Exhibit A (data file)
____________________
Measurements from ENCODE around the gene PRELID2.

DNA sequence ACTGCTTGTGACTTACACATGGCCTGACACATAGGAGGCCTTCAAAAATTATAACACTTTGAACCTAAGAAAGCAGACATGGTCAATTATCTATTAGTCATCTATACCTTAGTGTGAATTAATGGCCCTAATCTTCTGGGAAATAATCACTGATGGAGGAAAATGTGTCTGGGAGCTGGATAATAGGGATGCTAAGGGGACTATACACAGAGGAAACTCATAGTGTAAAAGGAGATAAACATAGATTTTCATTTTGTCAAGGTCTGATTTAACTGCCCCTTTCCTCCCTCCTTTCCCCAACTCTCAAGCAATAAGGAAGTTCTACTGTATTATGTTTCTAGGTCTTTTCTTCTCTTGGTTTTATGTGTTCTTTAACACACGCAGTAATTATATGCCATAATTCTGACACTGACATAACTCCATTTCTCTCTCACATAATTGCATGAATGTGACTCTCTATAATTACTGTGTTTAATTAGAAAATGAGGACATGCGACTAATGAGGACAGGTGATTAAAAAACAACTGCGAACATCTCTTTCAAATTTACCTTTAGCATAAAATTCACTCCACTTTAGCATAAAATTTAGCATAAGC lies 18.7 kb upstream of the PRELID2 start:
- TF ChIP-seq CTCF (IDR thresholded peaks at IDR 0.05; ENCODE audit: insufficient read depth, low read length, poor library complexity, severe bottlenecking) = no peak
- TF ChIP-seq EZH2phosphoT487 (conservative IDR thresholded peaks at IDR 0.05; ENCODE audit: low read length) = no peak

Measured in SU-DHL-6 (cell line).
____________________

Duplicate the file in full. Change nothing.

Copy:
Measurements from ENCODE around the gene PRELID2.

DNA sequence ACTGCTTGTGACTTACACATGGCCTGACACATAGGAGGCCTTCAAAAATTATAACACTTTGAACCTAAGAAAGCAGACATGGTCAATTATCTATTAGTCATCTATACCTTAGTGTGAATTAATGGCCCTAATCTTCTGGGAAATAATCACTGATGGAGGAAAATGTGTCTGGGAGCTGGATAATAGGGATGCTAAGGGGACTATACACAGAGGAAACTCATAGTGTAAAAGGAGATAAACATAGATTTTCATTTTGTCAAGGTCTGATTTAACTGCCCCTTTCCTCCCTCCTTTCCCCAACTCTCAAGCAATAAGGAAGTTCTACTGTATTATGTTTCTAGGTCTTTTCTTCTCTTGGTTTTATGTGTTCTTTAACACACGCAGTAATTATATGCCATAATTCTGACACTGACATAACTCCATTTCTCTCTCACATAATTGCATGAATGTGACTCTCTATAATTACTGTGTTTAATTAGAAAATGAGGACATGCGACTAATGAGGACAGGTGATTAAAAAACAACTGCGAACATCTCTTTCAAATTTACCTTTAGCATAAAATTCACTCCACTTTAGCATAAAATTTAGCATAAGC lies 18.7 kb upstream of the PRELID2 start:
- TF ChIP-seq CTCF (IDR thresholded peaks at IDR 0.05; ENCODE audit: insufficient read depth, low read length, poor library complexity, severe bottlenecking) = no peak
- TF ChIP-seq EZH2phosphoT487 (conservative IDR thresholded peaks at IDR 0.05; ENCODE audit: low read length) = no peak

Measured in SU-DHL-6 (cell line).